New community ‘network’ targets pandemic challenges
Students, faculty and staff to join forces for projects, special classes and mutual support through COVID Action Network -- 'SMC-CAN!'
Saint Michael’s College students this fall can join the COVID Action Network (SMC CAN!) to address and learn more about pandemic-related challenges alongside the faculty and staff collaborators who created the innovative new program this summer.
The Network aims to tackle the unprecedented health, educational, social, and logistical challenges brought about by the COVID-19 pandemic, including helping to contain its spread. Students in the program can participate by taking courses containing relevant community-engaged learning projects, work with campus organizations helping with COVID-related endeavors, or take a two-credit COVID Action Network practicum course that will be offered.
Directing the initiative has been Professor Trish Siplon of the political science faculty (coordinator). Mary Masson, director of the Bergeron Wellness Center, originally convened the new group. The Network’s Advisory Committee includes Mike Bosia (political science), Heidi Brodtman (Wellness Center administrative assistant), Kathy Butts, (Counseling Center), Allison Cleary (journalism), Christopher Desjardins (math/statistics faculty), Mark Lubkowitz (biology), Nicole Podnecky (biology faculty), Candas Pinar (sociology/public health) and Lara Scott (MOVE director, Edmundite Campus Ministry), Jeff Vincent (assistant dean and director of Residence Life, and Renee Breault (head athletic trainer and liaison to Athletics).
“The COVID-19 pandemic has radically restricted the operation of many, if not most of our institutions across the country, and Saint Michael’s College is no exception,” Siplon said. Yet, while facing unprecedented challenges, she said, “These exceptional times represent an amazing opportunity to mobilize important campus resources, including academic departments, campus ministry, the Wellness Center and student organizations.”
“Our plan is to leverage these resources to both help fulfill critical public health functions to contain the spread of COVID-19 on our campus and provide a unique, practical and timely set of experiential educational opportunities to our students,” Siplon said, adding that the group’s work by its nature will have to be “comprehensive, flexible and fast-moving.”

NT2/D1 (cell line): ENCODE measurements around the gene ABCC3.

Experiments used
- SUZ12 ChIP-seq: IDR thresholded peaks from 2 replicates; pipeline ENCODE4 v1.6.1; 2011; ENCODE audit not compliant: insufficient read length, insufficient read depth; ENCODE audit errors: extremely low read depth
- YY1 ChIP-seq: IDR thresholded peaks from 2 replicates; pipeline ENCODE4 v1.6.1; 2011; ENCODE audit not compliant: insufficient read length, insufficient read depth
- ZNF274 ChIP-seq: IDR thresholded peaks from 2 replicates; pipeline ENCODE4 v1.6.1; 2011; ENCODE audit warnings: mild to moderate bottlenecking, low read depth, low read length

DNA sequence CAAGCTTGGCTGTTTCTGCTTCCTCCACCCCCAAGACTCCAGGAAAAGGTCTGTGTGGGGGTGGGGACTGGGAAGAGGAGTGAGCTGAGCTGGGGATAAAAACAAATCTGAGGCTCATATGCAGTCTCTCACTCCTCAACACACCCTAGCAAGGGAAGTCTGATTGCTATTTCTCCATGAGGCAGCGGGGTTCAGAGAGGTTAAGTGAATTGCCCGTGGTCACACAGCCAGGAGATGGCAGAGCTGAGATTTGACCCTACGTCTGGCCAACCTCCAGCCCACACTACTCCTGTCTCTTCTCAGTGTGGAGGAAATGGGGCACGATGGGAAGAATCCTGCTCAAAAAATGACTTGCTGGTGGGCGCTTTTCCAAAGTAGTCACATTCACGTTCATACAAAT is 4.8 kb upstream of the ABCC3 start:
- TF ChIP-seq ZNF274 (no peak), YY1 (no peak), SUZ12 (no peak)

She said an important consideration for the COVID Action Network will be duly taking into account the ways structural racism in society has caused students to experience the pandemic differently — hence, the re-thinking of the conduct and meeting of classes, life in residence halls dining experiences, extracurricular activities and guidelines on entering and leaving campus “must happen rapidly and in a climate of constantly evolving information,” she said, but also with sensitivity that “some students and staff and their families are more likely to have experienced severe illness and death, as well as the economic shocks of unemployment and loss of income,” largely because of structural racism and inequality in society. “Campuses must be prepared to support students who have faced or may face these additional difficult impacts,” she said.
Social, emotional and spiritual support of those impacted for COVID, perhaps using a buddy system for those cut off by quarantine, for instance, will be one of three chief area of activity for Network activists, the others being transmission prevention, and then policy development/implementation, Siplon said.
A dedicated special course
In mid-August, the College’s Curriculum & Education Policy Committee (CEPC) approved the “SMC CAN!” organizing group’s proposal to create a two-credit COVID Action Team course for this fall. Wrote Psychology Professor Rene Carrico on behalf of the CEPC, “Members of the committee were very supportive of the course, and the unique and timely learning opportunity it offers our students. Kudos to you for putting this together in such short order.”
The course, to be taught by Siplon and Cleary, is for students who want to make the Network a central element of their fall campus experience. They will learn practical information about the pandemic, ways its transmission maybe be prevented, and its impacts managed in an institutional setting. All in the class will serve actively in Network activities focused on community education, prevention peer support and policy. Students from the class wills serve as leaders in the co-curricular efforts. .
The co-curricular groups invited to join the Network’s outreach so far are MOVE, Residence Life, the Student Government Association, the Center for Multi-Cultural Affairs, the Adventure Sports Center, Fire and Rescue and Athletics, and so far, Athletics, Fire and Rescue, MOVE and Residence Life have responded to organizers that they would like to participate.
Beyond that dedicated two-credit course, some other Saint Michael’s courses — including but not limited to first-year and junior seminars — are designed to contain community-engaged learning elements. Faculty have suggested projects that can be incorporated.
“Although it is imperative that our work be done in accordance with the best scientific information and state of the art practices known, it is also essential that organizing, communication and action happen in a timely way to match the pace of this virus and its impacts, which move quickly,” Siplon said, encouraging interested students to contact her or advisory committee members as soon as possible to learn more.